Earth Protect is aiming to become the new Green YouTube, according to communications director Veronica Alif. The video-sharing Website had a youth launch in October, and is officially rolling out this month in honor of Earth Day.
To me Earth Protect's baby-and-globe logo calls to mind my past boss's least favorite cover, or perhaps even dreaded meat baby. I'm not super sold on the site's dark color scheme, either. But that being said I'm definitely a fan of the green and Web 2.0, so I'll be watching with interest.
I asked Alif what users can expect from Earth Protect, and she replied:
"They can upload their own environmental videos or link to their favorite 'green' videos, as well as comment on the various videos. Videos can be ranked: users are able to vote with karma points on their favorite video. In addition, users can join a forum and be part of a conversation of their choice. And, they can be directly linked to our nonprofit partners so they can join a cause that resonates with their passions."
Earth Protect aims for "a library full of educational and entertaining videos on 13 different environmental categories." Some of the current offerings on the site's homepage include a piece explaining wave power, a quirky cartoon about deforestation in the Philippines and dispatches on climate change from around the world. It's clear the site is trying to make good on integration with nonprofit partners (including the UCLA Center for Tropical Research, Africa Bridge, the Australia Koala Foundation and others). That approach makes a lot of sense -- capitalize on an existing base and plug in users with actual action -- if it can be pulled off.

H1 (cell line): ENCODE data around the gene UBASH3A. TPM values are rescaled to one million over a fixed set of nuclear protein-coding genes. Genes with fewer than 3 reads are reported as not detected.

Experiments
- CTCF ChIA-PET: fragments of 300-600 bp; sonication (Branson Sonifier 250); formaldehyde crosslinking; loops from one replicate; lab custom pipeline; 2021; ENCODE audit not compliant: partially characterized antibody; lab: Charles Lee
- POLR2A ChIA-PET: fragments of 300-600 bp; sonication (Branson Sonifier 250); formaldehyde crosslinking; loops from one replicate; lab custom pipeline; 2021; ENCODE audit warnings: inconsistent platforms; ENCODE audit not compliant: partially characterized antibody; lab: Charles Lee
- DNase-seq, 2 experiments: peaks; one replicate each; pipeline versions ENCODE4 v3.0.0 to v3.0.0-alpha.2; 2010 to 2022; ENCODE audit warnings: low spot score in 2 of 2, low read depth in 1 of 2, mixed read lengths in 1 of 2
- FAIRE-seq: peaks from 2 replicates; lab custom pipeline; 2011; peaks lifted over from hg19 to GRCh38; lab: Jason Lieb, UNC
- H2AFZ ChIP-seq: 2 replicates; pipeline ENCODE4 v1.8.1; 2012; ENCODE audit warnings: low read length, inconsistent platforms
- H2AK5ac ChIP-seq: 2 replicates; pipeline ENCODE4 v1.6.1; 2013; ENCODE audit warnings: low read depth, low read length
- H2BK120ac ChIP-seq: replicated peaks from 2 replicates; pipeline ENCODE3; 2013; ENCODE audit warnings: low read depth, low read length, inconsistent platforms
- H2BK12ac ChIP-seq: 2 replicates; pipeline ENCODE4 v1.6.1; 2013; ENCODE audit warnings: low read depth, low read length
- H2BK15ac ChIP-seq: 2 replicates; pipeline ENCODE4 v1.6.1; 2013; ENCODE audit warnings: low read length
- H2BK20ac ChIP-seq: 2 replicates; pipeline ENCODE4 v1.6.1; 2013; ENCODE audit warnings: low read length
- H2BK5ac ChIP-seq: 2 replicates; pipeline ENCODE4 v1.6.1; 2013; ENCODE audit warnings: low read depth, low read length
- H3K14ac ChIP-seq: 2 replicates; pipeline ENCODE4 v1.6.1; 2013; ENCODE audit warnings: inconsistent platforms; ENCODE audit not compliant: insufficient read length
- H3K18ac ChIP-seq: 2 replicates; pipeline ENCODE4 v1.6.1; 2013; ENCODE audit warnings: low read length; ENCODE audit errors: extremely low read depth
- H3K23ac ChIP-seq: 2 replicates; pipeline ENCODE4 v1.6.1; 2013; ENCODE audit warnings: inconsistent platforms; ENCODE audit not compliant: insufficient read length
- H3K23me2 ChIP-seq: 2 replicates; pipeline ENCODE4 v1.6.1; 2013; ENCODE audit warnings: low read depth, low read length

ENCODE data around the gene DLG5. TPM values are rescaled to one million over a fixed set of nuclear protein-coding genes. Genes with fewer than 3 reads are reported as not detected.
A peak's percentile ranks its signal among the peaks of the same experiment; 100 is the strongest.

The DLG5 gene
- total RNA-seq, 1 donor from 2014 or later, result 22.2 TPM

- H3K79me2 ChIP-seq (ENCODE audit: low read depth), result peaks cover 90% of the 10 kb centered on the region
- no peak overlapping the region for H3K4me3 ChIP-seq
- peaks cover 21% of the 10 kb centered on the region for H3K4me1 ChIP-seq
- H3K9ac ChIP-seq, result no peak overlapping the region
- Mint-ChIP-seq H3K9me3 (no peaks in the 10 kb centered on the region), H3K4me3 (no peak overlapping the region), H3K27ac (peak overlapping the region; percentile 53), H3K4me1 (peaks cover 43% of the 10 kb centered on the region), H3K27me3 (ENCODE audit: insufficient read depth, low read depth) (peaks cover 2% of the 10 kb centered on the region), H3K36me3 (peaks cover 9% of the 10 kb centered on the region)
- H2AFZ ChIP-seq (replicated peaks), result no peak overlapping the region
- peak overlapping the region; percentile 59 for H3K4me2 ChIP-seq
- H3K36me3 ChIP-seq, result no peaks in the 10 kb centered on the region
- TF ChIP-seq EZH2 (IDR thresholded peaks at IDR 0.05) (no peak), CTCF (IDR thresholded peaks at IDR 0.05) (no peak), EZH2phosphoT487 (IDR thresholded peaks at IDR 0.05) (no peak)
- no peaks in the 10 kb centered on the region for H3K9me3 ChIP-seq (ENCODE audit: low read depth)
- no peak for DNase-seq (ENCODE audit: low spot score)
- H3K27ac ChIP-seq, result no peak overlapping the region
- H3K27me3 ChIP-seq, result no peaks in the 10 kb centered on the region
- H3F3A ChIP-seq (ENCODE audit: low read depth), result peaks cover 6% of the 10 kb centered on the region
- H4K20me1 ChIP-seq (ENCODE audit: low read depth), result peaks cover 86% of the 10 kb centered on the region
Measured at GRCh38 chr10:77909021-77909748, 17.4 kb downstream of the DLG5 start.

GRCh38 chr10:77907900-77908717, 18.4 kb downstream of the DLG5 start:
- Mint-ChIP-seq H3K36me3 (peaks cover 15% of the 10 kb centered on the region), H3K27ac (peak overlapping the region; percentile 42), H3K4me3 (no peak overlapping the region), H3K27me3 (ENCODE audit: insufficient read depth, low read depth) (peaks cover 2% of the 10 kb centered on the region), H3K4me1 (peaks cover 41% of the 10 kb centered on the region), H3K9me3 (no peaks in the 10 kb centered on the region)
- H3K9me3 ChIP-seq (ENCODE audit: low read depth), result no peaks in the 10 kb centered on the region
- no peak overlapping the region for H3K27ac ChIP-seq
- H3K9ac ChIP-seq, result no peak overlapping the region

Lord knows how the kids like to comment on and rate videos, if YouTube is any indication. Of course there's the challenge: there's already a little site called YouTube. As many Website owners know, it can be a steep climb from good idea to critical mass of real community, to an online culture that is sustainable itself, so it then can help bring more sustainability to the outside world. Even startups with serious funding (Pownce, Propeller) can struggle in the fickle, short attention-span world of Web 2.0.
Earth Protect says they already have thousands of members in at least 150 countries. Judging by the lack of comments on videos so far, it looks like they have yet to reach a critical mass. While it's true green videos can get lost on massive YouTube, it could also prove true that Earth Protect itself could get lost on the massive Internet, if people don't start connecting there.
Log on, join the conversation. It could be a good time to get on Earth Protect early and make your mark. Plus, check out the site's video on Earth Day.
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